To combat heresy, the orthodox church had to define their beliefs. However, some beliefs cannot be adequately defined in words; resulting in half-truths. Therefore it is vital to examine Biblical teaching in order to arrive at the truth. The person and work of Christ can be explored under three headings:
1. Divinity and Sonship
2. The incarnation
3. Divinity and humanity in one Person
2. The incarnation of Christ
The word "incarnation" is not found in the Bible but comes from the Latin 'in carne,' meaning "in flesh." The Greek equivalent, 'en sarki,' is used in the New Testament to describe the person and work of Christ. Thus Paul says that, "He was manifested in the flesh;"  that we have been reconciled to God through "Christ's body of flesh,"  "by abolishing in His flesh the law with its commandments;"  God "condemned sin in the flesh" by sending His Son "in the likeness of sinful flesh."  Peter speaks of Christ having suffered "in the flesh"  and John ascribes to the spirit of antichrist any denial that Jesus Christ has "come in the flesh."  It is clear then that the apostles regarded Christ's coming and dying "in the flesh" as necessary for our salvation.
In the Bible the word "flesh" has basically a physiological meaning, but since Hebrew thought associates bodily organs with psychological functions (eg. the parallelism between "flesh" and "heart,"  and between "flesh" and "soul" ), the word "flesh" can refer to the whole man. The Bible also sees physical flesh as symbolic of the life of the creature, as contrasted with His own life. Thus flesh is not something that a man has, but something that he is. To say, therefore, that Christ came "in the flesh" means that He became man. But at the same time He did not cease to be God. The incarnation can be defined as:
"The Son of God, true God from all eternity, in the course of time became true man also, in the one Person, Jesus Christ, consisting of the two natures, the human and the Divine. This, of course, is a mystery. We cannot understand it any more than we can understand the Trinity." 
The miracle of the virgin birth, as recounted in Matthew and Luke, explains how the Son of God became the Son of man. Both accounts record that He was born through the direct action of the Holy Spirit without a human father.  Although the fact of the virgin birth is not directly dealt with in the rest of the New Testament, it is implied. For example, Paul, when speaking of the birth of Jesus Christ, uses the general verb 'ginomai,' and not 'gennaō' which associates the husband. Thus he says, "God sent His Son, 'genomenon' (from 'ginomai') of a woman;"  but where he deals with the birth of Ishmael, he uses 'gegennētai' (from 'gennaō') in the ordinary way.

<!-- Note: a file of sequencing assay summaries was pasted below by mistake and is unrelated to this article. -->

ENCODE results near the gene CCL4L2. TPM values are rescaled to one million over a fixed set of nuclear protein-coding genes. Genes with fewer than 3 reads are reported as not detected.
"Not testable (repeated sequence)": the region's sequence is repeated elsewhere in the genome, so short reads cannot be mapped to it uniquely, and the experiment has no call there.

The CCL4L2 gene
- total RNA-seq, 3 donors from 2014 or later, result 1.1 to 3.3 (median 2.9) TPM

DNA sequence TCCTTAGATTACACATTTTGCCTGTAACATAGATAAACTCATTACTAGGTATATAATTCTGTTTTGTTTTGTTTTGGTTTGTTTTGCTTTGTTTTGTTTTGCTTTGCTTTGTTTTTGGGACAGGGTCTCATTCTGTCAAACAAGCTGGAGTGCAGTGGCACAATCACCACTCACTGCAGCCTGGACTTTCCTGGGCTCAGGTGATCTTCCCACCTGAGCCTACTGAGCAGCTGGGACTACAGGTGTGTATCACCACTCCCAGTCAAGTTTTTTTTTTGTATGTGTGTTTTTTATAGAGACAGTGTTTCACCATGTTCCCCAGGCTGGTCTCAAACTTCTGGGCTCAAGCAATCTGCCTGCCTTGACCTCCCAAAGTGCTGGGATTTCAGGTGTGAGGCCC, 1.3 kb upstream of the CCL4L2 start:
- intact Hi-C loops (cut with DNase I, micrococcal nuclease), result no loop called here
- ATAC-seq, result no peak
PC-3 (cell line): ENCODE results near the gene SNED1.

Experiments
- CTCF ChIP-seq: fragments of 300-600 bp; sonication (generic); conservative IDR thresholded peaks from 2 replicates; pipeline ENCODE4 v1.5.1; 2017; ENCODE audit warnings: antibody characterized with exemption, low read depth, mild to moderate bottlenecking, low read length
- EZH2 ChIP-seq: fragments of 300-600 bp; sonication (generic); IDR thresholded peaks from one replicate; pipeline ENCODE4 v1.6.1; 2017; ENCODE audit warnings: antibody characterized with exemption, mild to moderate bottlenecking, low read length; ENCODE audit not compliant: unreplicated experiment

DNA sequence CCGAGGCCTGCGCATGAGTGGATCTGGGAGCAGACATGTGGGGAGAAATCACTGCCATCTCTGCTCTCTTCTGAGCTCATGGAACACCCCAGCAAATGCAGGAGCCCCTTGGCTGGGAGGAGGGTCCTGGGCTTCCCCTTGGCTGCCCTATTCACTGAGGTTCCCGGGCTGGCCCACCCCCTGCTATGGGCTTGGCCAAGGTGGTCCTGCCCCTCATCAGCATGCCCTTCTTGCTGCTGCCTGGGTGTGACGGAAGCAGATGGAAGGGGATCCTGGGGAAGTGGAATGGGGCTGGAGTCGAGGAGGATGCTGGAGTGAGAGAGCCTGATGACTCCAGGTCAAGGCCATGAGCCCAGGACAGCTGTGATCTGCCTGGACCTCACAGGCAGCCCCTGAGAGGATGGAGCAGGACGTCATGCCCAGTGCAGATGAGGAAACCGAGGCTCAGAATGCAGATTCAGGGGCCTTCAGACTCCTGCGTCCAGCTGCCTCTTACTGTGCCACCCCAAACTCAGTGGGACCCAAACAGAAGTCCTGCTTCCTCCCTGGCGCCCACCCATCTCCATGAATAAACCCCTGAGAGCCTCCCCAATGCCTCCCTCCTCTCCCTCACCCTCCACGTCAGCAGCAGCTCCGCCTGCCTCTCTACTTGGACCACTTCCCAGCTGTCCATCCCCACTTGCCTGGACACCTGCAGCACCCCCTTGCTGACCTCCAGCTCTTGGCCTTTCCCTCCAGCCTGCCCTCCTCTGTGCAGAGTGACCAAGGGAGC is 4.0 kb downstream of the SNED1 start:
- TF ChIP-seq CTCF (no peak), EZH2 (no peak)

In order to understand how Christ could combine two natures (divine and human) in one Person, we may cautiously look at genetic considerations. If the 23 male chromosomes, normally provided by the father, were miraculously produced by the Holy Spirit to combine with the 23 female chromosomes, the resultant cell of 46 chromosomes would be derived from both divine and human origins, resulting in two natures in one person. In thus bypassing the human father, Christ was free from the taint of original sin. However, both Matthew and Luke emphasize, not the unique constitution of the Person thus miraculously born, but the fact that by this miraculous birth, God began to fulfill His long-foretold intention of visiting and redeeming His people.
The main purpose of the incarnation, as confirmed throughout Scripture, is the redemption of mankind. In His mediatorial and saving work, it was necessary for Christ to be both divine and human. It is just because Jesus is God the Son that he could reveal the Father's heart and mind;  that His death is proof of God's love for sinners;  that His perfect high-priestly service is eternal;  that He could destroy the devil's work.  Equally, He had to "become flesh," because only as Man could He mediate between God and men;  only as Man could He die "so that by His death He might destroy ... the devil - and free those who all their lives were held in slavery;"  only as the "second man" or "last Adam" could sinners be justified by His obedience;  only by becoming like man "in every way" and be tempted "just as we are" could He "become a merciful and faithful high priest." 
1. 1 Timothy 3:16
2. Colossians 1:22
3. Ephesians 2:15
4. Romans 8:3
5. 1 Peter 4:1
6. 1 John 4:2; 2 John 7
7. Psalms 73:26
8. Psalms 63:1
9. Pearlman, p.19
10. Matthew 1:18-25; Luke 1:34
11. Galations 4:4
12. Galations 4:23
13. John 1:18; 14:7,9
14. John 3:16; Romans 5:8
15. Hebrews 7:3,16,24
16. 1 John 3:8
17. 1 Timothy 2:5
18. Hebrews 2:14-15
19. Romans 5:12-19; 1 Corinthians 15:22,45,47-49
20. Hebrews 2:17; 4:15
1. Douglas (ed.) J.D. New Bible Dictionary, Leicester, England: Inter-Varsity Press, 1962.
2. Finney, C. The Heart of Truth, Minnesota, U.S.A.: Bethany Fellowship Inc., 1976.
3. Hammond, T.C. In Understanding be Men, Leicester, England: Inter-Varsity Press, 1968.
4. Lewis C.S. Mere Christianity, Glasgow, G.B.: Collins Fount Paperbacks, 1944.
5. Lockyer, H. Everything Jesus Taught, San Francisco, U.S.A.: Harper & Row Pub., 1984.
6. Pearlman, M. Knowing the Doctrines of the Bible, Part 2, Tvl., R.S.A.: Gospel Publishing House, 1937.
7. Thompson, F.C. The Thompson Chain-Reference Bible, Indiana, U.S.A.: B.B. Kirkbride Bible Co. Inc., 1983.
8. Vine, W.E. Vine's Expository Dictionary of N.T. Words, Massachusetts, U.S.A.: Hendrickson Publishers, ?
9. Wuest, K.S. Wuest's Word Studies (Mark), Michigan, U.S.A.: Eerdman's Pub. Co.,1950.
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